A number of features associated with dyslexia, dyspraxia, ADHD and the autistic spectrum are potentially explicable in terms of mild abnormalities of fatty acid metabolism. These include the excess of males affected, slightly increased tendencies for pregnancy and birth complications and minor physical anomalies, and an increased frequency of atopic or other auto-immune disorders in affected individuals and their relatives. As discussed in detail elsewhere (13), fatty acid abnormalities could not only help to account for these features (and some of the key cognitive and behavioural features of these conditions, such as anomalous visual, motor, attentional or language processing) but may also play a part in some of the associated difficulties with mood, appetite or digestion, temperature regulation and sleep.
Omega 3 and omega 6 fatty acids and the brain
Highly unsaturated fatty acids (HUFA) of the omega-6 and omega-3 series are crucial for normal brain structure and function. Two so-called essential fatty acids (EFA), linoleic acid (omega-6) and alpha-linolenic acid (omega-3) can only be provided by the diet. In theory, these can then be converted into the more complex HUFA needed for optimal brain function (DGLA and AA from the omega-6 series, and EPA and DHA from the omega-3 series), as shown in Table 1.
Structurally, AA and DHA are key components of neuronal membranes, making up 15-20% of the brain’s dry mass and more than 30% of the retina. Adequate supplies of these HUFA are so essential during prenatal development that the placenta acts to double the levels circulating in maternal plasma (14), and severe deficits may have permanent effects if they occur during critical periods of neural development. AA is crucial to brain growth, and mild deficiencies are associated with low birth weight and reduced head circumference, while DHA is particularly concentrated in highly active sites such as synapses and photoreceptors, and is essential for normal visual and cognitive development.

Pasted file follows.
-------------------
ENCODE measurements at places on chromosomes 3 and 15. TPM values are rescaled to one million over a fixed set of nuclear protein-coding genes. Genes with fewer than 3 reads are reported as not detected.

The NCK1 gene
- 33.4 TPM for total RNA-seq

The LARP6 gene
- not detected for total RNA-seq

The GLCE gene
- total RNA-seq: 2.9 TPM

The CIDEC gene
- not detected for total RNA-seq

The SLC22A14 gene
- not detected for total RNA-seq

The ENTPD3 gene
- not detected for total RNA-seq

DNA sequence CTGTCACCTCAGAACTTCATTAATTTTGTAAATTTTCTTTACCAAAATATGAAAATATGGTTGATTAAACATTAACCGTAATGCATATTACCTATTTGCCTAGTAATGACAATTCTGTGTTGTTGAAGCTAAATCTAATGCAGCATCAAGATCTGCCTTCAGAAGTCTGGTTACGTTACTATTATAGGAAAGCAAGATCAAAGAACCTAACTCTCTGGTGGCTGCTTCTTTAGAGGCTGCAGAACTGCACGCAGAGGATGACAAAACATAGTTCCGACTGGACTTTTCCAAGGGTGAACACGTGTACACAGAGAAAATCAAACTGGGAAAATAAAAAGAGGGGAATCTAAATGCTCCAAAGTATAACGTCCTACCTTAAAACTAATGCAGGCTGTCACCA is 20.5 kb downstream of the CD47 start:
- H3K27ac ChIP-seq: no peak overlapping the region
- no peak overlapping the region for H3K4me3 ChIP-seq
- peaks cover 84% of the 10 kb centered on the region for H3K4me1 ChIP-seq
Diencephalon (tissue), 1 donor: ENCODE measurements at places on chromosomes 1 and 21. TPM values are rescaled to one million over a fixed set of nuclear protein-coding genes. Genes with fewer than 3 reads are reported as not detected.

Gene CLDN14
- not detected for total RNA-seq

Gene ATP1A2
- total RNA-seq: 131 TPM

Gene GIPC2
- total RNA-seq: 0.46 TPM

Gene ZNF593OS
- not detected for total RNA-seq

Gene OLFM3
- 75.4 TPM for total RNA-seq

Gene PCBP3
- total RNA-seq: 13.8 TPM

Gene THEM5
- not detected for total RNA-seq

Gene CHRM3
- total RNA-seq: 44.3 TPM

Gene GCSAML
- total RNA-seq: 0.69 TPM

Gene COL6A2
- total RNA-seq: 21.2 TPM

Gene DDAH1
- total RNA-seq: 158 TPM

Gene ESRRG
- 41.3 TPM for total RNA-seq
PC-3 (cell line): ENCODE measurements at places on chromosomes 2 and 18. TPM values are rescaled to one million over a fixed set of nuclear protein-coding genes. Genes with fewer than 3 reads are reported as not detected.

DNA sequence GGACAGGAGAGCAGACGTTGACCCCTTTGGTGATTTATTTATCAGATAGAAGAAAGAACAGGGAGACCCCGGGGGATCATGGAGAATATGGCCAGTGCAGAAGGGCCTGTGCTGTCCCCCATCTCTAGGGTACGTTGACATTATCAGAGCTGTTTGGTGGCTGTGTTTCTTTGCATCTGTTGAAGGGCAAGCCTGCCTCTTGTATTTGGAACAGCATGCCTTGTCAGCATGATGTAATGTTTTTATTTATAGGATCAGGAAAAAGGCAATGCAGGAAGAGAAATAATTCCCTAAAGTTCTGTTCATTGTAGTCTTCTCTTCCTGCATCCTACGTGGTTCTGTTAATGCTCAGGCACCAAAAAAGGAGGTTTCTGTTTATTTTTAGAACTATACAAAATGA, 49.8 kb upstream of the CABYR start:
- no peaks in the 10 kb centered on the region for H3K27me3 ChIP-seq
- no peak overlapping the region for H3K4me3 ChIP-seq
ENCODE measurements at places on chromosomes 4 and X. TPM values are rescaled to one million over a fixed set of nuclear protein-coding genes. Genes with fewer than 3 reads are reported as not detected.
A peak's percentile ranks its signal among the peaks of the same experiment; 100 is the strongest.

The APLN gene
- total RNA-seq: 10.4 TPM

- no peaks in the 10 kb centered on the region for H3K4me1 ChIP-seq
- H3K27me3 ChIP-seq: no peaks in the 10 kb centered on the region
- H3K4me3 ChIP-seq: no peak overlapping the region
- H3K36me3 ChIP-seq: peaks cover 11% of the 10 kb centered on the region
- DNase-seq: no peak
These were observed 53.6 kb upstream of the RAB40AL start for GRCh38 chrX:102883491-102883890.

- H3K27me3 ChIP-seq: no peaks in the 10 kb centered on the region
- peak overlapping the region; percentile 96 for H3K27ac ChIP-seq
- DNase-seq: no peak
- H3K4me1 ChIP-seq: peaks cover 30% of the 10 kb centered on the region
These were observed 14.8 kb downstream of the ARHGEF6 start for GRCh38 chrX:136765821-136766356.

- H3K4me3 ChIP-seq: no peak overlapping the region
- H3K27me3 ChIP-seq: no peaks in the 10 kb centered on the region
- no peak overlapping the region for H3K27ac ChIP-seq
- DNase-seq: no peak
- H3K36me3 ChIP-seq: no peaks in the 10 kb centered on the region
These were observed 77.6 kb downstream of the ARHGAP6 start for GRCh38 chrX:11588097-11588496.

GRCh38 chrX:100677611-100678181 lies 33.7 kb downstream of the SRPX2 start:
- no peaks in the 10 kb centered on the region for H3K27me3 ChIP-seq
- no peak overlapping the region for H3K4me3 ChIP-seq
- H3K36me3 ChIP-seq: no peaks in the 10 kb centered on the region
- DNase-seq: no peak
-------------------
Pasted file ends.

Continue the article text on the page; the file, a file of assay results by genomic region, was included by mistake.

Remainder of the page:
Throughout life, adequate supplies of HUFA are crucial for maintaining the fluidity of neuronal membranes (while saturated fats and cholesterol act to reduce this). Such fluidity is essential for the optimal functioning of membrane-bound and membrane-associated proteins that include both neurotransmitter receptors and ion channels. Certain HUFA also play key roles as ‘second messengers’ in neurotransmitter systems as well as contributing to many other aspects of cell signalling (15).
Functionally, the omega-6 fatty acids DGLA and AA and the omega-3 fatty acid EPA deserve special mention as these 20-carbon HUFA are substrates for the eicosanoids, a highly bioactive group of hormone-like substances including prostaglandins, leukotrienes and thromboxanes. Through their regulatory influences on endocrine, cardiovascular and immune systems, these HUFA derivatives can exert profound influences on brain development and function. As noted already, AA also plays a key structural role in the brain, but the crucial importance of DGLA and EPA in the regulation of numerous processes relevant to neural functioning is sometimes overlooked owing to their relatively small contribution to the actual composition of neuronal membranes.